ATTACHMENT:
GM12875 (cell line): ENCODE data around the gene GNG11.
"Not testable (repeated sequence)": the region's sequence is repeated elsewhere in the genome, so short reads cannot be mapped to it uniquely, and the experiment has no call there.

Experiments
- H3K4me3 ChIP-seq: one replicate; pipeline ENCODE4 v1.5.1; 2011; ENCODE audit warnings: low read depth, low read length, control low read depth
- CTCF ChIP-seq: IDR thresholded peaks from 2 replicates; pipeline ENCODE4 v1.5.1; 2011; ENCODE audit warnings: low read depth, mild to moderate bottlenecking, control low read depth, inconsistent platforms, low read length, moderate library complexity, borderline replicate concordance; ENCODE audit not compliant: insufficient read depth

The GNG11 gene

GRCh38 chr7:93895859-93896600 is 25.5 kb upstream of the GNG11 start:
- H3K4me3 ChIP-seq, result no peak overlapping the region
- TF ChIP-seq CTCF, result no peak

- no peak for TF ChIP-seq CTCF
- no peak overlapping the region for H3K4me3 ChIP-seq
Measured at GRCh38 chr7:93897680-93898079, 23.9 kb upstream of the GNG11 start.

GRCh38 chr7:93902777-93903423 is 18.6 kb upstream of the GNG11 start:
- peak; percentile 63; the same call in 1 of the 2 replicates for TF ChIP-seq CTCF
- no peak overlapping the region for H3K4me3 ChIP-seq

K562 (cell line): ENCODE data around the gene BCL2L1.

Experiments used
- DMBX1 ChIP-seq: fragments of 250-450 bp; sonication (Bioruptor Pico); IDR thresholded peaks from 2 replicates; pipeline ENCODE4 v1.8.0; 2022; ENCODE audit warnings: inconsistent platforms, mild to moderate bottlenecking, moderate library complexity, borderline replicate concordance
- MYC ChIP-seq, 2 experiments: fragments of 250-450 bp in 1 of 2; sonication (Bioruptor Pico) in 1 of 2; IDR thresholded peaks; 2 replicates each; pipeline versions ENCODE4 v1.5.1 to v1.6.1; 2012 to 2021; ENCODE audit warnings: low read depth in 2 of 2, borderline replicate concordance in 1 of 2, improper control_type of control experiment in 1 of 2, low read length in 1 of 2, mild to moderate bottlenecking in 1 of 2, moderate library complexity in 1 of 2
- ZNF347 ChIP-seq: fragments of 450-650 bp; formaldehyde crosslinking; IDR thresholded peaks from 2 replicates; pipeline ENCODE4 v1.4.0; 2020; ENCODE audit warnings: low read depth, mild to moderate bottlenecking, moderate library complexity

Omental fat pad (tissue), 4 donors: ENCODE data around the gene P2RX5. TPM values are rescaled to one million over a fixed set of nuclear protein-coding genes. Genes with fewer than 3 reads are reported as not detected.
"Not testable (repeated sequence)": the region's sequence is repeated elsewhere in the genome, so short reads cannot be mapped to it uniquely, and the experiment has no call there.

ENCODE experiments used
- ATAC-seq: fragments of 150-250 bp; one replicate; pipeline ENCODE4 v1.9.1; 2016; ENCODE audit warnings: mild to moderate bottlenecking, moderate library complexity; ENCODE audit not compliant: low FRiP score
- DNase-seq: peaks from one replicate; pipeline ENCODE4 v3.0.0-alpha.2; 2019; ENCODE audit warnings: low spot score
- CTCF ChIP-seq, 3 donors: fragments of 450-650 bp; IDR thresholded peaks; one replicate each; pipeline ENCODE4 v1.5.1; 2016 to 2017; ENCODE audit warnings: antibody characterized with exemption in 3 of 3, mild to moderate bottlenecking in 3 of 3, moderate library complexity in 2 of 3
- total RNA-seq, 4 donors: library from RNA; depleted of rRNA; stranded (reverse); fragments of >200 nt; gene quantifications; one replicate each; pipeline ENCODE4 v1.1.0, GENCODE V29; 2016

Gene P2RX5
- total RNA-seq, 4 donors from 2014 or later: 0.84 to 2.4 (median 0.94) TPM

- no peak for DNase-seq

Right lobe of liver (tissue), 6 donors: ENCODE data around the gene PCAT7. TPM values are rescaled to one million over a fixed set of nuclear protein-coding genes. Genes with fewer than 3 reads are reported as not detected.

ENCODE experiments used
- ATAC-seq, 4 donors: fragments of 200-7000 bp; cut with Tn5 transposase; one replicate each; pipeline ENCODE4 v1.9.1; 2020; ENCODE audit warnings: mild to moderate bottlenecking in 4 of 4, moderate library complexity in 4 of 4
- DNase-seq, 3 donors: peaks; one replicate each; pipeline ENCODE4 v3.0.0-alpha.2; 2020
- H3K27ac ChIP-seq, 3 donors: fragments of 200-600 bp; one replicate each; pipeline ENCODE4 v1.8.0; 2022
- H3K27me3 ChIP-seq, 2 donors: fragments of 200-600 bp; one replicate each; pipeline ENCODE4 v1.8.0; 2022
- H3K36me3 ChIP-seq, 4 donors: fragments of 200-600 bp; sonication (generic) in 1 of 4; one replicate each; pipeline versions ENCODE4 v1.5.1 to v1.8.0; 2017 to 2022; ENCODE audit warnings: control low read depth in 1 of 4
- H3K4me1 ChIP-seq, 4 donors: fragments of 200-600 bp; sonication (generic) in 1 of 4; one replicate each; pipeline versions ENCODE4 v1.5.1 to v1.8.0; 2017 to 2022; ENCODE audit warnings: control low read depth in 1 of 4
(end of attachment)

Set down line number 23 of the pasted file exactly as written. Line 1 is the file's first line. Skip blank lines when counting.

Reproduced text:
ENCODE experiments used